Olive Trees a Popular Choice in the Gardens of Italy's Country Homes

Whether it is a single, monumental tree or an entire plantation, olive trees are the most requested addition to Alice Collantoni's residential landscape designs.

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May. 20, 2016
By Ylenia Granitto
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In my expe­ri­ence with inter­na­tional cus­tomers, I can say that the olive tree is one of the most loved plants and is undoubt­edly at the top of the requests for use in the com­po­si­tion of a gar­den,” said Alice Collantoni, an archi­tect who spe­cial­izes in gar­den and land­scape design.

We met Collantoni on the south­ern coast of Tuscany, in the sea­port town of Porto Santo Stefano, on the promon­tory of Monte Argentario, whose name, accord­ing to a leg­end, derives from the sil­ver (‘argento’ in Italian) shad­ings of leaves of the olive trees wide­spread in the area.

A land­mark with a prac­ti­cal use thanks to the shade that it pro­vides dur­ing the warmer months.- Alice Collantoni

In Tuscany, an olive grove is fre­quently requested on large prop­er­ties, planted with tra­di­tional spac­ing or high-den­sity, often flanked by a vine­yard and cypresses. The olive tree is requested not only for oil pro­duc­tion, but also for a purely aes­thetic func­tion.

The olive grove is a must,” the archi­tect explained. When it is not pos­si­ble to include a plan­ta­tion in the project, a unique plant, sec­u­lar if pos­si­ble, is indi­vid­u­ally planted as a totem’ of the house.”

The most used vari­ety is Leccino for the great resis­tance to pathogens com­bined with its aes­thetic qual­i­ties, but some cus­tomers require cul­ti­vars for table olives, like Ascolana, Bella di Spagna and Santa Caterina, due to the visual impact of their larger fruits.

The olive tree has a good weather adapt­abil­ity,” the archi­tect explained. It does not have prob­lems of salt aerosol or defo­li­a­tion, thanks to great resis­tance to the warm Mediterranean Sirocco’ wind, which can dry up the foliage of fruit trees.”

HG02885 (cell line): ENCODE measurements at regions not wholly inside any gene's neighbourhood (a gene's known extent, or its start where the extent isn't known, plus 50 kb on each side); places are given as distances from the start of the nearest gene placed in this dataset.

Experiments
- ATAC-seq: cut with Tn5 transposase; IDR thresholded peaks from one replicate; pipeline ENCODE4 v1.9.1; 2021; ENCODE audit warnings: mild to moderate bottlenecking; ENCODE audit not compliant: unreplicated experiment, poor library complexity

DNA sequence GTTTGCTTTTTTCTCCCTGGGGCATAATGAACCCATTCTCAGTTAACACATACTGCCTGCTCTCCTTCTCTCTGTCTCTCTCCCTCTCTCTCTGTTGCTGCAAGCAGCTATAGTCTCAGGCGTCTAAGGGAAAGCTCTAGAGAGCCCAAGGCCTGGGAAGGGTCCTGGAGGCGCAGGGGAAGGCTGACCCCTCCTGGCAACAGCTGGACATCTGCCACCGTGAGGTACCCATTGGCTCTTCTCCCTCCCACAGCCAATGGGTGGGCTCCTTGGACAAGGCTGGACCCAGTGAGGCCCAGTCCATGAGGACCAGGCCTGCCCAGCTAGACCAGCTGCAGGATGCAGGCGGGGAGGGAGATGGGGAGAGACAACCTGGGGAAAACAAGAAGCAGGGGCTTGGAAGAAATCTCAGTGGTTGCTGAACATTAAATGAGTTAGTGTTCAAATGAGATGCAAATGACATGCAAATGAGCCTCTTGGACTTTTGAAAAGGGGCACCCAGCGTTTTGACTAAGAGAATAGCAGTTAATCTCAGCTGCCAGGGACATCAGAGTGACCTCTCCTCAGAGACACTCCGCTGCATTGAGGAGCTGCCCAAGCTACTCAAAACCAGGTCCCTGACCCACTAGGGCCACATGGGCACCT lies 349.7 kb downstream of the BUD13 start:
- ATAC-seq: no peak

The sin­gle olive tree is usu­ally asso­ci­ated with plants of the Mediterranean scrub, like rose­mary, broom, lentisque and myr­tle,” Collantoni explained. It can be dis­posed on a pre-exis­tent hill or a high ground can be cre­ated with earth­mov­ing to adapt to the land­scape. Thanks to build-ups and depres­sions, the olive tree pro­vides the focus of the gar­den, a land­mark with a prac­ti­cal use thanks to the shade that it pro­vides dur­ing the warmer months.”

Alice Collantoni

If for aes­thetic pur­poses, the plant requires a kind of dif­fer­ent prun­ing than would be needed for pro­duc­tion, it is car­ried out in the same period, from December to March. Keeping one-to-two ratio between the canopy and the trunk, the crown should be har­mo­nious, round, pleas­ing to the eye,” she sug­gested.

There is a great demand, from Italian and American clients, for sin­gle olive trees or small plan­ta­tions ded­i­cated to lim­ited pro­duc­tion, often flanked by a veg­etable gar­den. A lower demand comes from Eastern European and Russian cus­tomers, less used to the cul­ture of olive oil.

The olive tree is not widely used in the so-called Italian gar­den,’ typ­i­cal of the vil­las near Florence, with the top­i­ary hedge cut into spe­cific shapes. Due to less reg­u­lar and less com­pact foliage than plants like box, myr­tle and cypress, it is rarely requested,” Collantoni explained.

Our plant is widely used in the English Gardens,’ in Italy. Characterized by curved lines and trails through flow­er­ing shrubs, wild and nat­ural, it is ideal for this.”

It is also requested in the French Garden,’ iden­ti­fied by a plant­ing logic based on the height of the plants and a nat­ural com­po­si­tional style made of sin­u­ous shapes, and of course in the Mediterranean gar­den,’ which Collantoni described as a kind of com­po­si­tion in which var­i­ous styles are used, such as English and French, but with typ­i­cal Mediterranean species which require low water con­sump­tion, par­tic­u­larly plants with gray’ leaves, like olives, myr­tle, sil­ver rag­wort and laven­der, for their adapt­abil­ity to this spe­cific cli­matic con­di­tion.”


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